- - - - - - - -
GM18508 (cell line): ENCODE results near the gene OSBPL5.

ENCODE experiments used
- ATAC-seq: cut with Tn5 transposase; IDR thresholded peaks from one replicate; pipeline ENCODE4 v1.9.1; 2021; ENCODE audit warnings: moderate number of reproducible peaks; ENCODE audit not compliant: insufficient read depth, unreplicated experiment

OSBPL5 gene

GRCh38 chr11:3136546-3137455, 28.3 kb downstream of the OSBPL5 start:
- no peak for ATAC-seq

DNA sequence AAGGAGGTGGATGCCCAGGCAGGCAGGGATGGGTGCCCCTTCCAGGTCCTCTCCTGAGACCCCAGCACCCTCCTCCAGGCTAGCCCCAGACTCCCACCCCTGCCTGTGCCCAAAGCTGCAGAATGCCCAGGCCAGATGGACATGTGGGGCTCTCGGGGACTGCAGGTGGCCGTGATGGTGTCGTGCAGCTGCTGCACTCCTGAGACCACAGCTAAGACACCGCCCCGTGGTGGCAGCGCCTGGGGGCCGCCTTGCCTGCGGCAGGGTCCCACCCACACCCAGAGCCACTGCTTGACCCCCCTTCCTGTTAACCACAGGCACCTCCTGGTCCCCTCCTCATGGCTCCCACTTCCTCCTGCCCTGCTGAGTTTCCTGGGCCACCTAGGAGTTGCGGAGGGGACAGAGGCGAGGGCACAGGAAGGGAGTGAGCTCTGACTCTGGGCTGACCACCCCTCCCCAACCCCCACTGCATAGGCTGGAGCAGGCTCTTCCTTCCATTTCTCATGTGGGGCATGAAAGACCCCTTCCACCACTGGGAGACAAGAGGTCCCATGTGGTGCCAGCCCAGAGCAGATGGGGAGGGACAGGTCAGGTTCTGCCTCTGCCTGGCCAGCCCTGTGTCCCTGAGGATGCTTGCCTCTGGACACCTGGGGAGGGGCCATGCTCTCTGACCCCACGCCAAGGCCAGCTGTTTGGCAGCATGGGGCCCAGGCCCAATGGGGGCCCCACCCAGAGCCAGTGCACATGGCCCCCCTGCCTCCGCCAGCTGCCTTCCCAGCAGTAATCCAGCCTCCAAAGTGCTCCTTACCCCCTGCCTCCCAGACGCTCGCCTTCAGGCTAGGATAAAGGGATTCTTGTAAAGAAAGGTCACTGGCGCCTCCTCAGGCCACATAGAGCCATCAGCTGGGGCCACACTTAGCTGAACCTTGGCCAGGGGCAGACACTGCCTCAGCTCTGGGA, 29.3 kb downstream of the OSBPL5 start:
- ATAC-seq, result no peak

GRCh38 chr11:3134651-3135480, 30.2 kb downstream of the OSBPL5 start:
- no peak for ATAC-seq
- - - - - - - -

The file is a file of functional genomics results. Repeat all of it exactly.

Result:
GM18508 (cell line): ENCODE results near the gene OSBPL5.

ENCODE experiments used
- ATAC-seq: cut with Tn5 transposase; IDR thresholded peaks from one replicate; pipeline ENCODE4 v1.9.1; 2021; ENCODE audit warnings: moderate number of reproducible peaks; ENCODE audit not compliant: insufficient read depth, unreplicated experiment

OSBPL5 gene

GRCh38 chr11:3136546-3137455, 28.3 kb downstream of the OSBPL5 start:
- no peak for ATAC-seq

DNA sequence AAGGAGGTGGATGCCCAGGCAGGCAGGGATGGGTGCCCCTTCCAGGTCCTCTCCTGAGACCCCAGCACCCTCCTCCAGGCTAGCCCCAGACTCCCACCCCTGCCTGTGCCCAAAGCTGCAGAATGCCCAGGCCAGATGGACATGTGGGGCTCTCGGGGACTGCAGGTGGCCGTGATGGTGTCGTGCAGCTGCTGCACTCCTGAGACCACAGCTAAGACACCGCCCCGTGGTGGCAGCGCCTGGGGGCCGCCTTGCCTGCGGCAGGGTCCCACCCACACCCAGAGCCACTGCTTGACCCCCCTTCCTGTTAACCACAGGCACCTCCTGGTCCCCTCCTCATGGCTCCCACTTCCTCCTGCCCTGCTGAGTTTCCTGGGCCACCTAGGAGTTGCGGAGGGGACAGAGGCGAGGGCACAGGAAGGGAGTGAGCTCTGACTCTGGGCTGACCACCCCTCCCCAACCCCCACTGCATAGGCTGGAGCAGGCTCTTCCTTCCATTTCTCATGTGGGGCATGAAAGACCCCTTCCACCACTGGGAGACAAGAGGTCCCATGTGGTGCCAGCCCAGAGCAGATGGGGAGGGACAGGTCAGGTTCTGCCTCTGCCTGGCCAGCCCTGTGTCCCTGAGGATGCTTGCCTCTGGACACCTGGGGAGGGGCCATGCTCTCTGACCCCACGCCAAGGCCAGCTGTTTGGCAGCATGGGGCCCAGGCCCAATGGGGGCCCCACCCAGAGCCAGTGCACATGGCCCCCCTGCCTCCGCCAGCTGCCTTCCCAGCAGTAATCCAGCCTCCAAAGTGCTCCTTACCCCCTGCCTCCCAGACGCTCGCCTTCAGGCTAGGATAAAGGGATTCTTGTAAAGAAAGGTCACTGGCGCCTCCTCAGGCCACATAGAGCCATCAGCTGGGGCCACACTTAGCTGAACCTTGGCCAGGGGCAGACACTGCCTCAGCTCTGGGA, 29.3 kb downstream of the OSBPL5 start:
- ATAC-seq, result no peak

GRCh38 chr11:3134651-3135480, 30.2 kb downstream of the OSBPL5 start:
- no peak for ATAC-seq